We should invest in teaching programs. Teacher education programs are some of the least funded school programs in college

This reminds me of the conversation we briefly began last week in class about the program, Teaching for America. When I was at UC Berkeley, I was preparing to apply for this program with the hope of being a source of hope and light in communities in need of fresh leadership. However, one of the biggest concerns I was wrestling with, was the fear that I would be inadequate to deal with the issues facing the students in these communities given the lack of preparedness I was anticipating. While this should not serve as a deterrent for white, college-educated graduates seeking an opportunity to serve in these communities, I believe there is still plenty of progress to be made in terms of equipping these candidates with the support to thrive in the face of adversity, and (most importantly) stay rooted in these communities.

Do you have any thoughts about how we can give better support to today’s teachers and students?

Parents, whether they agree or not, are responsible for much of society's problems if they are not invested in their own children. A suggestion, of very tricky proportions , would be to provide nonmonetary incentives to parents, in some capacity, even if in the way of parental education.

For example, if you have a student who’s really into barbering or carpentry or something, I wish we could give them the hands-on tools they needed to get the license or to get that certification

Mr. Robinson's comment regarding access can go a long way toward making the educational system more applicable for many students, especially those looking to join a trade after High School. More opportunities for life-skills or specified job training could potentially keep students more engaged and provide them their first steps in starting a career.

Society is really focused on the here and now. No one’s really looking at the future. If we could get back to those values of looking out for the next generation, I think we will be a better society.

This reminds me of a concept we have discussed in Wade Graham's Environmental Regulation class where we have a tendency to think the future holds all of the answers and resources to fix itself, leaving us free of the responsibility in the present. Education is a powerful tool to equip students with the background to make meaningful change now that can benefit the future in the long run.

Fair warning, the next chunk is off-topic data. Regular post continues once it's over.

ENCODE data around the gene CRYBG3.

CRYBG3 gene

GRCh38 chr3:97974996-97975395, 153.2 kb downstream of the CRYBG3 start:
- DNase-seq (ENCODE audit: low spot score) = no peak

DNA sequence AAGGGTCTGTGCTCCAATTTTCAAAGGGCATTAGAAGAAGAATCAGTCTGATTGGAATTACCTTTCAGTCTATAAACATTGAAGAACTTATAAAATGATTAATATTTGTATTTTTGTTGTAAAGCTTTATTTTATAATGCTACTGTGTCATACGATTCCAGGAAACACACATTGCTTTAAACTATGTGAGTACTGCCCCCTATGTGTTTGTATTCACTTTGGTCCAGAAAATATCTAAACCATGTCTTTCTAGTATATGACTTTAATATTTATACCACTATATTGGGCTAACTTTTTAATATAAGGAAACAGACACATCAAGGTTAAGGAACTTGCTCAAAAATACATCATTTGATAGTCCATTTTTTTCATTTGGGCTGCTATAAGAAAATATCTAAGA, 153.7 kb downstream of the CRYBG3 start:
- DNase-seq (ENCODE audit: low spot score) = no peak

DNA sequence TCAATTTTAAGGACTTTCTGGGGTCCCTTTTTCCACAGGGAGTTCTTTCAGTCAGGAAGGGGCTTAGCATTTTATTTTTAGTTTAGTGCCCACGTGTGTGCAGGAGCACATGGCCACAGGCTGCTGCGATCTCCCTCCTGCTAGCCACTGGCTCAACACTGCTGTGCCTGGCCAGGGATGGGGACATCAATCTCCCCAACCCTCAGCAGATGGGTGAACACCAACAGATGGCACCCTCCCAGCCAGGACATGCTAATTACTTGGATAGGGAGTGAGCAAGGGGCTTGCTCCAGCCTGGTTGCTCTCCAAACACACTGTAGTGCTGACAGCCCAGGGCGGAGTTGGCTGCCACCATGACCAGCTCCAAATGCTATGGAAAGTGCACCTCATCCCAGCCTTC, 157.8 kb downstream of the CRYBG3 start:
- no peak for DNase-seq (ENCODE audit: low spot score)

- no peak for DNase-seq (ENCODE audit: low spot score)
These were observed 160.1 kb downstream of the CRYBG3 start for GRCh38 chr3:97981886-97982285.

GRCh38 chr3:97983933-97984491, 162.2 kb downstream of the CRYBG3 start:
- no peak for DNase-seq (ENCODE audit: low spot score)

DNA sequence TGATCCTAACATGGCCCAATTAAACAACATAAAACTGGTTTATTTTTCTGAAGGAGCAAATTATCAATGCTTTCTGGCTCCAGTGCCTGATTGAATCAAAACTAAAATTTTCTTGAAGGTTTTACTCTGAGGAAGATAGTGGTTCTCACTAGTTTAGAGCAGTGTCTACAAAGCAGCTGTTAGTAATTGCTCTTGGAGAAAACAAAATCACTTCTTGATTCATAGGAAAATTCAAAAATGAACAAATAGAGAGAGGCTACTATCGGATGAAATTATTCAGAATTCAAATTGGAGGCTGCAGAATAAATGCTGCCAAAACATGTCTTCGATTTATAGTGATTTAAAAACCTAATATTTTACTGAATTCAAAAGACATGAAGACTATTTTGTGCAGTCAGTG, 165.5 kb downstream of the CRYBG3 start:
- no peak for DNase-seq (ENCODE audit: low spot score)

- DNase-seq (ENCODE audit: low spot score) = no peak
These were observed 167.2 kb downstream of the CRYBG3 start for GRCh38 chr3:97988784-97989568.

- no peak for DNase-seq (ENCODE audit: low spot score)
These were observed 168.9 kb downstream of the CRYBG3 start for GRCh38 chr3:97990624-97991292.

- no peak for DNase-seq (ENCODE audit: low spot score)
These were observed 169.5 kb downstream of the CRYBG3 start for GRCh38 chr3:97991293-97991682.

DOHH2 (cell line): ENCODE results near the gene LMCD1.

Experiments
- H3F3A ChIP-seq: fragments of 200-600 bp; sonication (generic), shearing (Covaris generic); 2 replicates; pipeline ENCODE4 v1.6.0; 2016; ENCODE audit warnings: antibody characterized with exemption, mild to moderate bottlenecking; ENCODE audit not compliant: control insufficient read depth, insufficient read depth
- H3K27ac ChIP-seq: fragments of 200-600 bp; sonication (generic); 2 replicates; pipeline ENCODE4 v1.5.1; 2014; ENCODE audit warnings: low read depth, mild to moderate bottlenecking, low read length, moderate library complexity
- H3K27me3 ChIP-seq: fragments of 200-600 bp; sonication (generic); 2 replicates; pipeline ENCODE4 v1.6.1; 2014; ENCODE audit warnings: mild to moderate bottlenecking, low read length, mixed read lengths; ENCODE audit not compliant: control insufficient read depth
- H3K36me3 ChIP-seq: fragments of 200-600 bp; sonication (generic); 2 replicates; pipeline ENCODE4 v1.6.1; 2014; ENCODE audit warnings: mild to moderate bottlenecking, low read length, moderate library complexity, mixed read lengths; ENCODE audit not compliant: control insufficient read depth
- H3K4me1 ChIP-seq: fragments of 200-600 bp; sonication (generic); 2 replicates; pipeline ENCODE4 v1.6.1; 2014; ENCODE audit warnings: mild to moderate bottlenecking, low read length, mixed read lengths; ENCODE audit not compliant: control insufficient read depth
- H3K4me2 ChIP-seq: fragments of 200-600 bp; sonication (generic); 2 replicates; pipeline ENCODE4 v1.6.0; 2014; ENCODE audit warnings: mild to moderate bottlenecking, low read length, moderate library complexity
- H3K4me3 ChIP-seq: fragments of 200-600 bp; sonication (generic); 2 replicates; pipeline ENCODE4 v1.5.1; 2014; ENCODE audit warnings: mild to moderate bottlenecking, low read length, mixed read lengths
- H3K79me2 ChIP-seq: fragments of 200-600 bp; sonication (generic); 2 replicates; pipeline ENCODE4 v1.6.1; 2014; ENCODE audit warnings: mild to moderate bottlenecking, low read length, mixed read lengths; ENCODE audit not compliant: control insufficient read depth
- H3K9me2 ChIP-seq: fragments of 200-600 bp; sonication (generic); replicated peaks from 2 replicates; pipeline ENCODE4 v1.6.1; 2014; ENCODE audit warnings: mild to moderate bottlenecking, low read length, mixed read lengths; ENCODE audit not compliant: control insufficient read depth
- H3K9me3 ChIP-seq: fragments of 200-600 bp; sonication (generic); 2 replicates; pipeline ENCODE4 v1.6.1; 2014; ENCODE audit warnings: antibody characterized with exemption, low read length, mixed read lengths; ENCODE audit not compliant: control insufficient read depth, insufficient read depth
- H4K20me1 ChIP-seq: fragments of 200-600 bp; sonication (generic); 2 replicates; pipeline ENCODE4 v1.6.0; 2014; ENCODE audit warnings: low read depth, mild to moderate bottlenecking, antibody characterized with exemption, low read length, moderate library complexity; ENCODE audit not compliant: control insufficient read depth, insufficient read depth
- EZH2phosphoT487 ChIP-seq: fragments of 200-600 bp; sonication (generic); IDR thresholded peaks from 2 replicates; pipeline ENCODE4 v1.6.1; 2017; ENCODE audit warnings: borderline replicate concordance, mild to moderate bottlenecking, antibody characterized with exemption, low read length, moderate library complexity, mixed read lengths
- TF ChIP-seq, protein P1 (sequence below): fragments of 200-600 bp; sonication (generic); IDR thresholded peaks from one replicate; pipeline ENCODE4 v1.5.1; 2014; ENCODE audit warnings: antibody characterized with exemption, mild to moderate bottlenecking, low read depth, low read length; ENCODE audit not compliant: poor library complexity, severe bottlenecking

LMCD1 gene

Especially today, when we’re dealing with a lot of 21st century problems, it’s important to have a sound educational background. Right now, there really are a lot of internal and external threats to our democracy and an educated population is the number one cure for any threat to democracy

I completely agree with this. I think that today we are faced with so much information and many different types of news that can make it difficult to wrap our minds around what is truth or not. Having an education or learning to approach this kind of information with a critical lens is very important.


Yes, this is just what I had mentioned previously about media. I recently watched the movie The Social Dilemma and experts explain how we are shown information according to what we like to hear and see on our feeds.

I believe the value of education is truly defined by where the individual is with their efforts to understand what’s happening around them. Education is a way people are able to improve their life, the way to understand the world that’s around them, and it is a way to influence the future not only for themselves, but for their families

I strongly agree with this statement. The eagerness to learn is often rooted from knowing and understanding what education could truly do for people; as Mr. Robinson said, "Education Changes lives. It opens doors of opportunity." If we show our students in the classrooms how truly transforming education is, they would automatically be motivated to succeed. A great way to start would be to show students the beauty of hands on learning, and how the things they learn in class must be applied to every-day life.